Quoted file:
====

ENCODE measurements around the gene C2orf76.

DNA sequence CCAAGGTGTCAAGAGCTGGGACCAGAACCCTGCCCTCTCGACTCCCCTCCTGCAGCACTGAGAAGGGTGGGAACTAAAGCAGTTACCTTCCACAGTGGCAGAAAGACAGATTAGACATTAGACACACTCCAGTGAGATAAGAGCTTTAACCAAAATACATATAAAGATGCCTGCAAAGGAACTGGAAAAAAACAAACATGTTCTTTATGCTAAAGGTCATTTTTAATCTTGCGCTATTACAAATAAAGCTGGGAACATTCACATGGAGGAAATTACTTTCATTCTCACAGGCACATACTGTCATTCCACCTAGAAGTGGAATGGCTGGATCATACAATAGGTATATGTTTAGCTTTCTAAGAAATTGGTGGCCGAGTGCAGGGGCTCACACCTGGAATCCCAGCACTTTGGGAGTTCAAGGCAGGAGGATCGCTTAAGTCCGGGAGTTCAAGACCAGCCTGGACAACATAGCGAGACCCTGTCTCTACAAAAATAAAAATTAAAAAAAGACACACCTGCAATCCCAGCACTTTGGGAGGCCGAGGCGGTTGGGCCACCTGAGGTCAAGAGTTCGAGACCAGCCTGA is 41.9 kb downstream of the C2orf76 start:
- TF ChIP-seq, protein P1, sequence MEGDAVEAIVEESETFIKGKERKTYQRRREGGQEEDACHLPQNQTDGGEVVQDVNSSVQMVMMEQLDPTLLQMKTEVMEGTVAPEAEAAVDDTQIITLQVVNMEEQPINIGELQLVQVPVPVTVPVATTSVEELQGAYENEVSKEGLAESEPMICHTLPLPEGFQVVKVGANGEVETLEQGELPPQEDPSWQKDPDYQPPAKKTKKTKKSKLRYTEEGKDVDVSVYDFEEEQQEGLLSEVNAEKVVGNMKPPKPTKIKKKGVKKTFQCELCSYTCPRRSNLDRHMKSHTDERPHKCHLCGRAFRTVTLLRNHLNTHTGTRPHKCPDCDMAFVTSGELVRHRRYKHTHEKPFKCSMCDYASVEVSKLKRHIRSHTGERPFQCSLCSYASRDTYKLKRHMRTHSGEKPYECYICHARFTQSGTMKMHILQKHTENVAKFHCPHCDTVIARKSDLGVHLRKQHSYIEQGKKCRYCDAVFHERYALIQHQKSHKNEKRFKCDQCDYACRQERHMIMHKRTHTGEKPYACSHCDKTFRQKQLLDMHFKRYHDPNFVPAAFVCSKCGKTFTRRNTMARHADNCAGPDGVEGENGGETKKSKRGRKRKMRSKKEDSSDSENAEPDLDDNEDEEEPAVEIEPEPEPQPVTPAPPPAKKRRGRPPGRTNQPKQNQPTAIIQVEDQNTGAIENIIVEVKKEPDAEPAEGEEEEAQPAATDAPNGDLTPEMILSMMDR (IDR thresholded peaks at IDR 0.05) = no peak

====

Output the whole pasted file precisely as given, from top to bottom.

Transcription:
ENCODE measurements around the gene C2orf76.

DNA sequence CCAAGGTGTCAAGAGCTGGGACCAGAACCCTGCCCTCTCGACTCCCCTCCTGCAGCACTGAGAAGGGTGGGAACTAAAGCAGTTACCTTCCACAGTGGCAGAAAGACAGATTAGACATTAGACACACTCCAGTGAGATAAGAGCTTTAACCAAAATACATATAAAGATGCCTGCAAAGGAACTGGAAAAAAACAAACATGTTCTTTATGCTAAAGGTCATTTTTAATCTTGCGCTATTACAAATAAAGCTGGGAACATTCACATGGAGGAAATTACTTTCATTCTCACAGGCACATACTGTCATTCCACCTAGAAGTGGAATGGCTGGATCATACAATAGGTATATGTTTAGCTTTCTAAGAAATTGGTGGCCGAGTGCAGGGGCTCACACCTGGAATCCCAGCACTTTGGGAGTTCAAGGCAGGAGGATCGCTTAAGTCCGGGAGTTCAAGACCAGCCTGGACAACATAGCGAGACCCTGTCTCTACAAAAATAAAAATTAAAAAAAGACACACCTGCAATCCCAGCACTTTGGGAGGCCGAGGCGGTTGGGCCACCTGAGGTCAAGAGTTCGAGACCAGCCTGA is 41.9 kb downstream of the C2orf76 start:
- TF ChIP-seq, protein P1, sequence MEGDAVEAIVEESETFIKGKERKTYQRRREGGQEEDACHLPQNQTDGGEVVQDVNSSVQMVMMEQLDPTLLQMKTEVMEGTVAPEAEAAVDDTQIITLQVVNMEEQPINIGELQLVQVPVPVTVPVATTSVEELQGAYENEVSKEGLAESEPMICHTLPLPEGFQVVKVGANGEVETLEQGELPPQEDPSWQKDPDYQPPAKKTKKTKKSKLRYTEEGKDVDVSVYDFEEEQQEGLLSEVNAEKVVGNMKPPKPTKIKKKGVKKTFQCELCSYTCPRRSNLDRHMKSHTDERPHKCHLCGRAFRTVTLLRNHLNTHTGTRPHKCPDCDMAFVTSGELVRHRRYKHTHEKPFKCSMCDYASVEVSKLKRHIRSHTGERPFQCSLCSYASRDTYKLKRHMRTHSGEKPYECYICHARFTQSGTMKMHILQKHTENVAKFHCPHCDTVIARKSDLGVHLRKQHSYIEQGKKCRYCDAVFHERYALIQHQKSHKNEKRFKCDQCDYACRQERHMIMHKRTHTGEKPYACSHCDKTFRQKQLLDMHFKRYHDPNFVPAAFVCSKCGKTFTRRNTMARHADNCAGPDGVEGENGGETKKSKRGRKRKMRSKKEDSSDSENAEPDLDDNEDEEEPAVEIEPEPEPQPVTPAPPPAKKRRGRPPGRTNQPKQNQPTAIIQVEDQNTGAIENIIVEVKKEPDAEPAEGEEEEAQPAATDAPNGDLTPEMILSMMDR (IDR thresholded peaks at IDR 0.05) = no peak